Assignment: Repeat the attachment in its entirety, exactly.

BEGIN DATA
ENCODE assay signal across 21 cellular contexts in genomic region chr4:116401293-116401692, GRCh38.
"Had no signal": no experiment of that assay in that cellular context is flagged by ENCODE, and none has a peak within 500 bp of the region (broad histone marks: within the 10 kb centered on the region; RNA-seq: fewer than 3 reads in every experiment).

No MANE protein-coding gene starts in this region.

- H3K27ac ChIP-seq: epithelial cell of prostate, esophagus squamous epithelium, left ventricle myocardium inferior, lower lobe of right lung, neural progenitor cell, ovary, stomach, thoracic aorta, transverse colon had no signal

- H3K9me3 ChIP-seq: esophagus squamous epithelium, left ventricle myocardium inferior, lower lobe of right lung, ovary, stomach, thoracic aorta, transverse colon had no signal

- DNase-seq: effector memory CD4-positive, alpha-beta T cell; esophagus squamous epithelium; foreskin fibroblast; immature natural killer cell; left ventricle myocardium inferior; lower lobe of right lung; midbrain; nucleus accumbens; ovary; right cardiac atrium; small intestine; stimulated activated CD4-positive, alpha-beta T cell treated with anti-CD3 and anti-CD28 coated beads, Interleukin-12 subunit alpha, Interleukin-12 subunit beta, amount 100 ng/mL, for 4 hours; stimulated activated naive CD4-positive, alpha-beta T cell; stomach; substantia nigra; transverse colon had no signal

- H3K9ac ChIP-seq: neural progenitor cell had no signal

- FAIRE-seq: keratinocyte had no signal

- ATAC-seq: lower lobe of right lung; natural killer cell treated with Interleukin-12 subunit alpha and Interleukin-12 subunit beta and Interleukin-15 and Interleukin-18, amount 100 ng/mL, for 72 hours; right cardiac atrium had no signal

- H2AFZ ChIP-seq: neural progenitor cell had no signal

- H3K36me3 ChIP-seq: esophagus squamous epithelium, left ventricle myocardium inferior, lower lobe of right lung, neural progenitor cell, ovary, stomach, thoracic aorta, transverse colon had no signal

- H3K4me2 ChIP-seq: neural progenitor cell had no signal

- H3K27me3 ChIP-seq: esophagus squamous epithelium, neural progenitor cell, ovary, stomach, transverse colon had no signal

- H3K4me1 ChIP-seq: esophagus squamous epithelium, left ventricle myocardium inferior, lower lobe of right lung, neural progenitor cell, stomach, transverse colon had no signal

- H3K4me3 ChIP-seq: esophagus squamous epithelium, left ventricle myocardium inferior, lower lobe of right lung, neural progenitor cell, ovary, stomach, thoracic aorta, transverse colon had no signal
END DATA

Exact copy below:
ENCODE assay signal across 21 cellular contexts in genomic region chr4:116401293-116401692, GRCh38.
"Had no signal": no experiment of that assay in that cellular context is flagged by ENCODE, and none has a peak within 500 bp of the region (broad histone marks: within the 10 kb centered on the region; RNA-seq: fewer than 3 reads in every experiment).

No MANE protein-coding gene starts in this region.

- H3K27ac ChIP-seq: epithelial cell of prostate, esophagus squamous epithelium, left ventricle myocardium inferior, lower lobe of right lung, neural progenitor cell, ovary, stomach, thoracic aorta, transverse colon had no signal

- H3K9me3 ChIP-seq: esophagus squamous epithelium, left ventricle myocardium inferior, lower lobe of right lung, ovary, stomach, thoracic aorta, transverse colon had no signal

- DNase-seq: effector memory CD4-positive, alpha-beta T cell; esophagus squamous epithelium; foreskin fibroblast; immature natural killer cell; left ventricle myocardium inferior; lower lobe of right lung; midbrain; nucleus accumbens; ovary; right cardiac atrium; small intestine; stimulated activated CD4-positive, alpha-beta T cell treated with anti-CD3 and anti-CD28 coated beads, Interleukin-12 subunit alpha, Interleukin-12 subunit beta, amount 100 ng/mL, for 4 hours; stimulated activated naive CD4-positive, alpha-beta T cell; stomach; substantia nigra; transverse colon had no signal

- H3K9ac ChIP-seq: neural progenitor cell had no signal

- FAIRE-seq: keratinocyte had no signal

- ATAC-seq: lower lobe of right lung; natural killer cell treated with Interleukin-12 subunit alpha and Interleukin-12 subunit beta and Interleukin-15 and Interleukin-18, amount 100 ng/mL, for 72 hours; right cardiac atrium had no signal

- H2AFZ ChIP-seq: neural progenitor cell had no signal

- H3K36me3 ChIP-seq: esophagus squamous epithelium, left ventricle myocardium inferior, lower lobe of right lung, neural progenitor cell, ovary, stomach, thoracic aorta, transverse colon had no signal

- H3K4me2 ChIP-seq: neural progenitor cell had no signal

- H3K27me3 ChIP-seq: esophagus squamous epithelium, neural progenitor cell, ovary, stomach, transverse colon had no signal

- H3K4me1 ChIP-seq: esophagus squamous epithelium, left ventricle myocardium inferior, lower lobe of right lung, neural progenitor cell, stomach, transverse colon had no signal

- H3K4me3 ChIP-seq: esophagus squamous epithelium, left ventricle myocardium inferior, lower lobe of right lung, neural progenitor cell, ovary, stomach, thoracic aorta, transverse colon had no signal